What You Need to Know About Your Thyroid Health


Story at-a-glance

  • The thyroid gland is a butterfly-shaped gland found inside your neck, right under your larynx or voice box.
  • Your thyroid is responsible for producing the master metabolism hormones that control every function in your body.
  • Hypothyroidism occurs when your thyroid produces too little thyroid hormone, a condition that is often linked to iodine deficiency.

Your thyroid, one of the largest endocrine glands, greatly influences almost every cell in your body. Aside from regulating your metabolism and weight by controlling the fat-burning process, thyroid hormones are also required for the growth and development in children and in nearly every physiological process in your body.

When your thyroid levels are out of balance, so are you. Too much or too little hormone secretion in this gland can spell trouble for your overall health and well-being.

Mounting research shows that 10 to 40 percent of people living in the United States have suboptimal thyroid function.1 Poor thyroid function has been linked to serious health conditions like fibromyalgia, irritable bowel syndrome, acne, eczema, gum disease, infertility, and autoimmune diseases, which is why it’s imperative that you to learn how your thyroid works and what can cause it to go off kilter.

The Thyroid Gland: Understanding How It Works

The thyroid gland is a butterfly-shaped gland found inside your neck, right under your larynx or voice box. A two-inch long, brownish red, highly vascular gland, it has two lobes located on each side of the windpipe that are both connected by a tissue called the isthmus. A normal thyroid gland weighs somewhere between 20 and 60 grams.

Your thyroid is responsible for producing the master metabolism hormones that control every function in your body. It produces three types of hormones:

  • Triiodothyronine (T3)
  • Thyroxine (T4)
  • Diiodothyronine (T2)

Hormones secreted by your thyroid interact with all your other hormones, including insulin, cortisol, and sex hormones like estrogen, progesterone, and testosterone. The fact that these hormones are all tied together and are in constant communication explains why a less-than-optimal thyroid status is associated with so many widespread symptoms and diseases.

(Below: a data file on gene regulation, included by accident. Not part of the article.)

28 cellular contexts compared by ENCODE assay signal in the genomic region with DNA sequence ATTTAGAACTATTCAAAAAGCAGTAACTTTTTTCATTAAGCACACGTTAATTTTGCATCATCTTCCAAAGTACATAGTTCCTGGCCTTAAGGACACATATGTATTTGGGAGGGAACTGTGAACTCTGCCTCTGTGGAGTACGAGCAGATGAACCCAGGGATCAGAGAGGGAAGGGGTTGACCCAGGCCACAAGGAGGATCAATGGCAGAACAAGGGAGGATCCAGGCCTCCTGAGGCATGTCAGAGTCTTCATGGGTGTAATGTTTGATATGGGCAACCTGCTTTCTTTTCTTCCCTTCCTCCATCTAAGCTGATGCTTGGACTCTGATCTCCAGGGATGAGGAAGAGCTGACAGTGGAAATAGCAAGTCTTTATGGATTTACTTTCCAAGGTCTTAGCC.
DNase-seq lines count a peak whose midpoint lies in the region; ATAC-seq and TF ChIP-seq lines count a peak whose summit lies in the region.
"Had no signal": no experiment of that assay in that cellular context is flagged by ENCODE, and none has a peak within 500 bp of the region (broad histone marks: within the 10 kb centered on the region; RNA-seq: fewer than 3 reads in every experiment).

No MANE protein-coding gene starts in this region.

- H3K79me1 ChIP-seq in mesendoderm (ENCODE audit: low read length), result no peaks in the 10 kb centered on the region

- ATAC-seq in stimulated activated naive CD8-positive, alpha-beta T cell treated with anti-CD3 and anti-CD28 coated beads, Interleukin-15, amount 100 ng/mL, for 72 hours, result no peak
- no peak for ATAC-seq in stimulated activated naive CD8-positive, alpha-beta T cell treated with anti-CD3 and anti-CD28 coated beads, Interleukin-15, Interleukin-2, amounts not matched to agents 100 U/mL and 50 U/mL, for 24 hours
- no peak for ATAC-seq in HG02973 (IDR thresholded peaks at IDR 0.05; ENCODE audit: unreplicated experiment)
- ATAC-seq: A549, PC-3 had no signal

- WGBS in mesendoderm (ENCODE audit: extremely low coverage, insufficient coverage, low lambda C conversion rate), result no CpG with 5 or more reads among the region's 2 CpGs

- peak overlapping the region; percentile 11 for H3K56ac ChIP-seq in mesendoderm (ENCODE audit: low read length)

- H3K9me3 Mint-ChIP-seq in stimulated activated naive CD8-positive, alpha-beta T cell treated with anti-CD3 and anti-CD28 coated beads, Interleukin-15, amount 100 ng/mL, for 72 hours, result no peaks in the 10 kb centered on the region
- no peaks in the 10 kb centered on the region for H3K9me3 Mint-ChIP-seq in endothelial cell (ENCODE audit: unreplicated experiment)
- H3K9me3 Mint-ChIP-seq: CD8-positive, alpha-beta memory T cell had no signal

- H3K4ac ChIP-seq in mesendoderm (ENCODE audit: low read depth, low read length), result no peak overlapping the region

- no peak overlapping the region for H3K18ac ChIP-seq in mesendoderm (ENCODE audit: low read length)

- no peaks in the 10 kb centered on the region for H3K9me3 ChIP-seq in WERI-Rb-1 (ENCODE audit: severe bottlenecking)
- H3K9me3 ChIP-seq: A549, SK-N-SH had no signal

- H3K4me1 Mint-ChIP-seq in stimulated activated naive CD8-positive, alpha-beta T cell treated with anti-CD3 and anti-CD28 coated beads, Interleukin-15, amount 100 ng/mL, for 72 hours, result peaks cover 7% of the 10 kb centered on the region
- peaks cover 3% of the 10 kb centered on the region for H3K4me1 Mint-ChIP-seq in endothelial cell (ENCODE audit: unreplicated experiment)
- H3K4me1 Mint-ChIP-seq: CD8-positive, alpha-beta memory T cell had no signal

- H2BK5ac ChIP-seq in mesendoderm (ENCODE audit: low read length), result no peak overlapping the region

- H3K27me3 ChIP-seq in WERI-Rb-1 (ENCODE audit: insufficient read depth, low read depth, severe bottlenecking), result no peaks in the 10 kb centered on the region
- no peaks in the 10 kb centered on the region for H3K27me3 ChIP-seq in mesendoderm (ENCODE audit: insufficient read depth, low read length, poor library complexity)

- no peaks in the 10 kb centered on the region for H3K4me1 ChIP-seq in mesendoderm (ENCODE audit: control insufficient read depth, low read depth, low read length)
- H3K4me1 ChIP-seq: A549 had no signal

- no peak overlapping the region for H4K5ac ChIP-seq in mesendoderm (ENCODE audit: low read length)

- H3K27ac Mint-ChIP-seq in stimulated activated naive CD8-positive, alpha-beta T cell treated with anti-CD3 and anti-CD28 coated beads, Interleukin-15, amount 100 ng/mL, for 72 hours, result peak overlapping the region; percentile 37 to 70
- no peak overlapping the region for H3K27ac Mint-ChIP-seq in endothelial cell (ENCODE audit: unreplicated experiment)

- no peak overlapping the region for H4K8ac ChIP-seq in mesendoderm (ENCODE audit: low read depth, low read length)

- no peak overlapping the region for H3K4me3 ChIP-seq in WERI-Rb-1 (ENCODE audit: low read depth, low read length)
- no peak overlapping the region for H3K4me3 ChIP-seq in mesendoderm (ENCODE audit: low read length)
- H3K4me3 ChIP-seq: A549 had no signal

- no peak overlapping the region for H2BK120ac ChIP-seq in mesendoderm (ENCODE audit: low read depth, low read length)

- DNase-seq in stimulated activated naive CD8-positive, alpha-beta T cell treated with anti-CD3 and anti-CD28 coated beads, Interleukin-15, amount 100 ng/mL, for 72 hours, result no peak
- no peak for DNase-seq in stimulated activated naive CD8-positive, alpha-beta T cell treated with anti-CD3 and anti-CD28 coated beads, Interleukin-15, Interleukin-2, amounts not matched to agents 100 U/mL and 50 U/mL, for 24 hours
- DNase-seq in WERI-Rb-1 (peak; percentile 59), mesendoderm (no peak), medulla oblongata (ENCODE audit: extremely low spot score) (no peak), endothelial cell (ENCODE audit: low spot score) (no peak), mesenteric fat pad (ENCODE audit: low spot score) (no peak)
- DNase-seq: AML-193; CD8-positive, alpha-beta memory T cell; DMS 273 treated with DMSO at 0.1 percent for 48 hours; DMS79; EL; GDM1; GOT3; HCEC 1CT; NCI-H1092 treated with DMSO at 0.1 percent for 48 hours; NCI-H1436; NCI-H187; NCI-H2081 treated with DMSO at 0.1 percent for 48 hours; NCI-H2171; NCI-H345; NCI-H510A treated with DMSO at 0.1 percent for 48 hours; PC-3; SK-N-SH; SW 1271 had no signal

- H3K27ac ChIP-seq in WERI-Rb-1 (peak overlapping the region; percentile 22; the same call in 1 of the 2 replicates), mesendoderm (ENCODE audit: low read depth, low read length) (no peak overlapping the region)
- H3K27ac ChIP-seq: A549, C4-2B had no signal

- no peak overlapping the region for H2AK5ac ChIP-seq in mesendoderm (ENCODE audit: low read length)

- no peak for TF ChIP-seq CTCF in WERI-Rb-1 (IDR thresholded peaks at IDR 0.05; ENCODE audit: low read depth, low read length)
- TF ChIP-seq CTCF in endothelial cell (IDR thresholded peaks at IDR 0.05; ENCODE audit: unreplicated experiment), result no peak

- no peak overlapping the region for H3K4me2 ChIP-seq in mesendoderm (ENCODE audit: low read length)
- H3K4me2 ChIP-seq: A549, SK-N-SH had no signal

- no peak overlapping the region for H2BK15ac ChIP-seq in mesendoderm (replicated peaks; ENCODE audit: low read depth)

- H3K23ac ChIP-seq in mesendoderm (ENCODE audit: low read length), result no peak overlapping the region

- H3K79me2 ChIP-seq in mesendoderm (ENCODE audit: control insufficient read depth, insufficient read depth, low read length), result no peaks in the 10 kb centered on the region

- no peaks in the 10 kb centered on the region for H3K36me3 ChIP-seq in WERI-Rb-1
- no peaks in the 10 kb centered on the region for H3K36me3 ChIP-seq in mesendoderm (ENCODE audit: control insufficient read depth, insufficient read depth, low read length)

Almost 90 percent of the hormone produced by your thyroid is in the form of T4, the inactive form. Your liver then converts the T4 into T3, the active form, with the help of an enzyme. T2, however, is currently the least-understood component of thyroid function and the subject of a number of ongoing studies.

If everything is working properly, you will make what you need and have the correct amounts of T3 and T4, which control the metabolism of every cell in your body. If your T3 is inadequate, either by scarce production or not converting properly from T4, your whole system suffers. T3 is critically important because it tells the nucleus of your cells to send messages to your DNA to rev up your metabolism by burning fat. This is how T3 lowers cholesterol levels, regrows hair, and helps keep you lean.

Your T3 levels can be disrupted by nutritional imbalances, toxins, allergens, infections, and stress, and this lead to a series of complications, including thyroid cancer, hypothyroidism, and hyperthyroidism, which today are three of the most prevalent thyroid-related diseases.

Now, let’s discuss and delve deeper into these thyroid problems.

Hypothyroidism: The Sluggish Thyroid Syndrome